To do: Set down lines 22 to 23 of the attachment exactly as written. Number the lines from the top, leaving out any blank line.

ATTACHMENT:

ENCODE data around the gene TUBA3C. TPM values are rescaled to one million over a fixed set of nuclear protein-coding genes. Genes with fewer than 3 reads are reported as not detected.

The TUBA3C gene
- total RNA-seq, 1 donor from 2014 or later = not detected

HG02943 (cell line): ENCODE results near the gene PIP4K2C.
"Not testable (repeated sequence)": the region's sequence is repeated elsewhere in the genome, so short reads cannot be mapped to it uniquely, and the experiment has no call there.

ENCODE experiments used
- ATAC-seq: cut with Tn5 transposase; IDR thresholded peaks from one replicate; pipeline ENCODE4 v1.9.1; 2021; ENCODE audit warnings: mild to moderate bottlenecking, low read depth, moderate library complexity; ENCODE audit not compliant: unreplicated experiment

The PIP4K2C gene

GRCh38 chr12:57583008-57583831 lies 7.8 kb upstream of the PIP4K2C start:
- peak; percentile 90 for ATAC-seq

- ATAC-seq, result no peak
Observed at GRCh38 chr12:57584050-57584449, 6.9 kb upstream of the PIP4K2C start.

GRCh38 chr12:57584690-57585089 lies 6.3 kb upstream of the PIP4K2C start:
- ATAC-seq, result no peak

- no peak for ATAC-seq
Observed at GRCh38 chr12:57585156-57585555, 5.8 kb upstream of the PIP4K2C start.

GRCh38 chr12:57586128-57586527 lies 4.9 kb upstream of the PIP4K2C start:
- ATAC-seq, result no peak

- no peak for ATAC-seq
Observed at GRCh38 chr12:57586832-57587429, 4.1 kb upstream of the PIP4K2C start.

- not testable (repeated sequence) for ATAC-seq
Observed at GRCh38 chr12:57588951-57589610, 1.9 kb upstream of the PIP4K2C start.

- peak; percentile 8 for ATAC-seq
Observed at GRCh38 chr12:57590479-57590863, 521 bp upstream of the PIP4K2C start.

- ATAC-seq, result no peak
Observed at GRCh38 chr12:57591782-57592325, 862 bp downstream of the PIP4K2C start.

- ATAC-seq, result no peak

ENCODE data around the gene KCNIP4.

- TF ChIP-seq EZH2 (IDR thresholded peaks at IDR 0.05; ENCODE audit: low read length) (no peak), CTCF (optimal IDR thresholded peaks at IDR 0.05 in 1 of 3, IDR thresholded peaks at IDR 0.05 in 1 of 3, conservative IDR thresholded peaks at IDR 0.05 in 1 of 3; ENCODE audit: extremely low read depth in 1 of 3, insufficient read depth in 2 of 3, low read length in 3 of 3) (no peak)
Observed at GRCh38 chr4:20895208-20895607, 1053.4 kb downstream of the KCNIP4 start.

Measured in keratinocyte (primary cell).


Observed at GRCh38 chr12:57588951-57589610, 1.9 kb upstream of the PIP4K2C start.

- peak; percentile 8 for ATAC-seq